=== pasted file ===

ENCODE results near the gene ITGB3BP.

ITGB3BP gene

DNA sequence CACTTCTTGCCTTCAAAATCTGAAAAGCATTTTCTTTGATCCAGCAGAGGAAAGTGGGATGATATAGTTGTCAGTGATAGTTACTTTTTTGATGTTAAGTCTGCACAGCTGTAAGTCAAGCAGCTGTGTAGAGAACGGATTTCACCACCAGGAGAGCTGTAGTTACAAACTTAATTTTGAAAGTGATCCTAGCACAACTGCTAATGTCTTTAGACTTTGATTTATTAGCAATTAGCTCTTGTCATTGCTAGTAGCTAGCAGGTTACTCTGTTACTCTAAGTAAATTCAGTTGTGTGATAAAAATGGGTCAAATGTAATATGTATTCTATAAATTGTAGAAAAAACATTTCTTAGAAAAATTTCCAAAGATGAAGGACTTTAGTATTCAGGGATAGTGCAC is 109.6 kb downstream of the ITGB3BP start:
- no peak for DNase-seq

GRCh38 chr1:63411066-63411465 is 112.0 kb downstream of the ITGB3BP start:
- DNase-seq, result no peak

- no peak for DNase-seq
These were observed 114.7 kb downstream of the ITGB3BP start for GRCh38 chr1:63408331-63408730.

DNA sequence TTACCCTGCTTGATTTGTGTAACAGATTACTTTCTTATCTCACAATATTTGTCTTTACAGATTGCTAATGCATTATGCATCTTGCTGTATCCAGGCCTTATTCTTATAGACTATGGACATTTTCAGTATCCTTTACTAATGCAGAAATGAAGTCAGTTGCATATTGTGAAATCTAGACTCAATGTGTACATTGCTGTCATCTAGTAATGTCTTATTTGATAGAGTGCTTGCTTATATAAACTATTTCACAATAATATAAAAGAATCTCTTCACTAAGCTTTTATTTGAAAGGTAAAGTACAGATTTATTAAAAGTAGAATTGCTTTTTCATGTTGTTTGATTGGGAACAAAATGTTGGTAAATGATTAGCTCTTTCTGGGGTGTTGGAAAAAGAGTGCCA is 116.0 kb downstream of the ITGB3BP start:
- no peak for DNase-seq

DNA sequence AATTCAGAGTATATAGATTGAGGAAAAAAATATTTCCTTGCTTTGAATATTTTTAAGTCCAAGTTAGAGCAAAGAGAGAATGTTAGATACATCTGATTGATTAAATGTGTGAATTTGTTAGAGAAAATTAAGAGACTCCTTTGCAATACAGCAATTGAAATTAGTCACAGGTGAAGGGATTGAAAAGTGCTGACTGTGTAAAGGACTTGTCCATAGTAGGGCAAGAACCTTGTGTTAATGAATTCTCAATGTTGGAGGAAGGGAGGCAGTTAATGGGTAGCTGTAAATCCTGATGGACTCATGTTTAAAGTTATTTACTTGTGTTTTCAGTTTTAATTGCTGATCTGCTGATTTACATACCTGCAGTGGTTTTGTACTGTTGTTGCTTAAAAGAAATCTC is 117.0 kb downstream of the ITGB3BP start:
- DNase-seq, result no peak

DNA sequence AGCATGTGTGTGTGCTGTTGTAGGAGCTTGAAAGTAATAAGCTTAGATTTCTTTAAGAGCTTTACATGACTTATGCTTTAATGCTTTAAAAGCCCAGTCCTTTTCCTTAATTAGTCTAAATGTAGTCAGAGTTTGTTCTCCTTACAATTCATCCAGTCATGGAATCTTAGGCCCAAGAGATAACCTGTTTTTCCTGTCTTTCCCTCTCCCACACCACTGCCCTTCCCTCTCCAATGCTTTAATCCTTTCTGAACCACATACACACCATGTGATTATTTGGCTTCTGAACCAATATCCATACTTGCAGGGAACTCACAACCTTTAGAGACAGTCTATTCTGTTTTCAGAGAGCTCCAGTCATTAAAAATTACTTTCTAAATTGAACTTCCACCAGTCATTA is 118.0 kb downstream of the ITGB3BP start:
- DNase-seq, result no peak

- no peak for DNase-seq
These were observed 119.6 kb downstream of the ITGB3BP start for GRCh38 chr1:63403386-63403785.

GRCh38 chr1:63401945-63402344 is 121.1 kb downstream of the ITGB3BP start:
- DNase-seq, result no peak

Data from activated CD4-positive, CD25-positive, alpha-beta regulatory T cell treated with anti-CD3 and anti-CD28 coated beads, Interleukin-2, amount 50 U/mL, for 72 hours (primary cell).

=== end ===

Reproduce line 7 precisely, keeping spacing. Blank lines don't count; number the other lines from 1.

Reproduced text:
- no peak for DNase-seq